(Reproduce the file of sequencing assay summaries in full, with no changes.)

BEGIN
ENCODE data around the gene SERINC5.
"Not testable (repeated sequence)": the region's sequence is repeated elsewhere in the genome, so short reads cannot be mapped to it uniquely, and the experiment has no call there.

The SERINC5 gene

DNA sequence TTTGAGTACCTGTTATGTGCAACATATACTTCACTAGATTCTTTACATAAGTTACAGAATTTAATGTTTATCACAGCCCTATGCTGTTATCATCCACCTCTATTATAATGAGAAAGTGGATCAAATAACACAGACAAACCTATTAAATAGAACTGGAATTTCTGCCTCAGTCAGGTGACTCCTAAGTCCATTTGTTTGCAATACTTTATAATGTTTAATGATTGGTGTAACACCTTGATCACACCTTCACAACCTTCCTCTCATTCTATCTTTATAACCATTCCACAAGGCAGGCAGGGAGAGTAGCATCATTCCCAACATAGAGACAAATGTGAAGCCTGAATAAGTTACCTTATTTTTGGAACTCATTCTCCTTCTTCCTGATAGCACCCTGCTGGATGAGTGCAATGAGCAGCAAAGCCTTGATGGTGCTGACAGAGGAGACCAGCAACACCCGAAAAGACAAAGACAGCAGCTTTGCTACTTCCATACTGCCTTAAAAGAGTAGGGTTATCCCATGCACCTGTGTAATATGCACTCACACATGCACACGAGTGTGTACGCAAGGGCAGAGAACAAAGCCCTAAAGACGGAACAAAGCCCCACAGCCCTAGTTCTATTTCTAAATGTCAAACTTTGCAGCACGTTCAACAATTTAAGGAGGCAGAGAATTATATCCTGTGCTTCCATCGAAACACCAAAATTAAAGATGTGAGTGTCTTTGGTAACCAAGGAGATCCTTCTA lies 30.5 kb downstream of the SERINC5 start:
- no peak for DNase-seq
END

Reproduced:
ENCODE data around the gene SERINC5.
"Not testable (repeated sequence)": the region's sequence is repeated elsewhere in the genome, so short reads cannot be mapped to it uniquely, and the experiment has no call there.

The SERINC5 gene

DNA sequence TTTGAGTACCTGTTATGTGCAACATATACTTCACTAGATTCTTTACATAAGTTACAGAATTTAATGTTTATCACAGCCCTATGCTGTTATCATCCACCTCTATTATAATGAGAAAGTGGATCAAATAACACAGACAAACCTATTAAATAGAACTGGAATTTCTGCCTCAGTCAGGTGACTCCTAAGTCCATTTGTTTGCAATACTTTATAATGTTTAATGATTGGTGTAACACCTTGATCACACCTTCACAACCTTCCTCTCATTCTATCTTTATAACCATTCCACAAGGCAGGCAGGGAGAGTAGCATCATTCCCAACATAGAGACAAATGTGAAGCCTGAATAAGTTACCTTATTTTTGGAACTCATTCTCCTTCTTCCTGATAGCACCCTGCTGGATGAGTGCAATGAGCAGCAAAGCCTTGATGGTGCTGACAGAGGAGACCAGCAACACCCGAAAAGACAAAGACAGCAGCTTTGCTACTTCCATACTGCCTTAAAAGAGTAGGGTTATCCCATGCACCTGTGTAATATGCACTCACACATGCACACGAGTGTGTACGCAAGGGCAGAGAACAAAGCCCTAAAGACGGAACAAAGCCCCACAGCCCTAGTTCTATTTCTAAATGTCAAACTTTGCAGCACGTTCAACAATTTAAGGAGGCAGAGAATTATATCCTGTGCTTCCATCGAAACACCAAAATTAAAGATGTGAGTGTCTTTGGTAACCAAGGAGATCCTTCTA lies 30.5 kb downstream of the SERINC5 start:
- no peak for DNase-seq